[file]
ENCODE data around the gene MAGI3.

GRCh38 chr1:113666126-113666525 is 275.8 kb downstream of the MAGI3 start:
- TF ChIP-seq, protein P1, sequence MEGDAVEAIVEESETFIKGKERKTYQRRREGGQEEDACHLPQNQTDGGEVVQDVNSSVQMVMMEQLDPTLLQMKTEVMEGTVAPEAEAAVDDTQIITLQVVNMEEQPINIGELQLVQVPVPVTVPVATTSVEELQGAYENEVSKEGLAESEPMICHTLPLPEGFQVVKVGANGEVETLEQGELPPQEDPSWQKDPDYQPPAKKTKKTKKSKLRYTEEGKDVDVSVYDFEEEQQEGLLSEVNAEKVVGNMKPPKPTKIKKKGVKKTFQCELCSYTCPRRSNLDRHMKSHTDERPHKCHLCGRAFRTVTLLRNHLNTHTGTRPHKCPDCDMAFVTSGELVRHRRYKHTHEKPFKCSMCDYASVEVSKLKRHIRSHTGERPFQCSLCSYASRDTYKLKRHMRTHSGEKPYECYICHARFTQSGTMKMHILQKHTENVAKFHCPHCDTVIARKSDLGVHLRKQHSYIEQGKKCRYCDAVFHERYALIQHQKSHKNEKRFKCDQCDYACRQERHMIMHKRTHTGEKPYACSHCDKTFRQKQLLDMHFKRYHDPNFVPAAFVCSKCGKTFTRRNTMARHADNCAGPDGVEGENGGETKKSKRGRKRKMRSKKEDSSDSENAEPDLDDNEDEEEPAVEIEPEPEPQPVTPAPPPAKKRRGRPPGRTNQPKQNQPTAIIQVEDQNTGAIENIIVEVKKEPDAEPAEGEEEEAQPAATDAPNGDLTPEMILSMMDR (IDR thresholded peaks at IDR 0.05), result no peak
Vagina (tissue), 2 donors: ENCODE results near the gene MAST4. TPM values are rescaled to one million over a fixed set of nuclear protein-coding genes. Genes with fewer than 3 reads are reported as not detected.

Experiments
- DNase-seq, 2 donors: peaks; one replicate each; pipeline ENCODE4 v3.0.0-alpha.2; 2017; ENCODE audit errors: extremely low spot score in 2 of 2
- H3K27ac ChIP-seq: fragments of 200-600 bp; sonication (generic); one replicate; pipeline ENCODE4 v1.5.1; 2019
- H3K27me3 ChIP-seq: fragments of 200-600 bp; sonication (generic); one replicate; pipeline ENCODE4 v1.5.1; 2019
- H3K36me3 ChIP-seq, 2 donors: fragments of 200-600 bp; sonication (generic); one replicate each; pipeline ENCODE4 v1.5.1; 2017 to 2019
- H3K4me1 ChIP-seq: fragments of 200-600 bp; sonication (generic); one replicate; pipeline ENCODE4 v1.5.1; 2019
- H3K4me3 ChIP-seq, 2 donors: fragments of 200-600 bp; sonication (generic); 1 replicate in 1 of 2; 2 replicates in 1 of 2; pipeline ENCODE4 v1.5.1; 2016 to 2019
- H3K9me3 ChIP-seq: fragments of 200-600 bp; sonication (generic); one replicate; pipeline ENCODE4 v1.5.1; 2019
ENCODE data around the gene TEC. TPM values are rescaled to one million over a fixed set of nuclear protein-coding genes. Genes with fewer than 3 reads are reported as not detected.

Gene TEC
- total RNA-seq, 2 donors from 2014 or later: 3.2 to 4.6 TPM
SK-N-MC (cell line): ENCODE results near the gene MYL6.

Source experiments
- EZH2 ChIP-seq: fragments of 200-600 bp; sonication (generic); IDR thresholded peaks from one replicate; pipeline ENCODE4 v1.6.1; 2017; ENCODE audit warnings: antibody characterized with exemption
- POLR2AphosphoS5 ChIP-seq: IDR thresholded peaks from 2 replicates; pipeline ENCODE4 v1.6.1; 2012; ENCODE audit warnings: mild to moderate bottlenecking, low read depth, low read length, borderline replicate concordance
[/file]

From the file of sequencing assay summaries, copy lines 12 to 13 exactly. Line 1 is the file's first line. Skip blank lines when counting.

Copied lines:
- H3K9me3 ChIP-seq: fragments of 200-600 bp; sonication (generic); one replicate; pipeline ENCODE4 v1.5.1; 2019
ENCODE data around the gene TEC. TPM values are rescaled to one million over a fixed set of nuclear protein-coding genes. Genes with fewer than 3 reads are reported as not detected.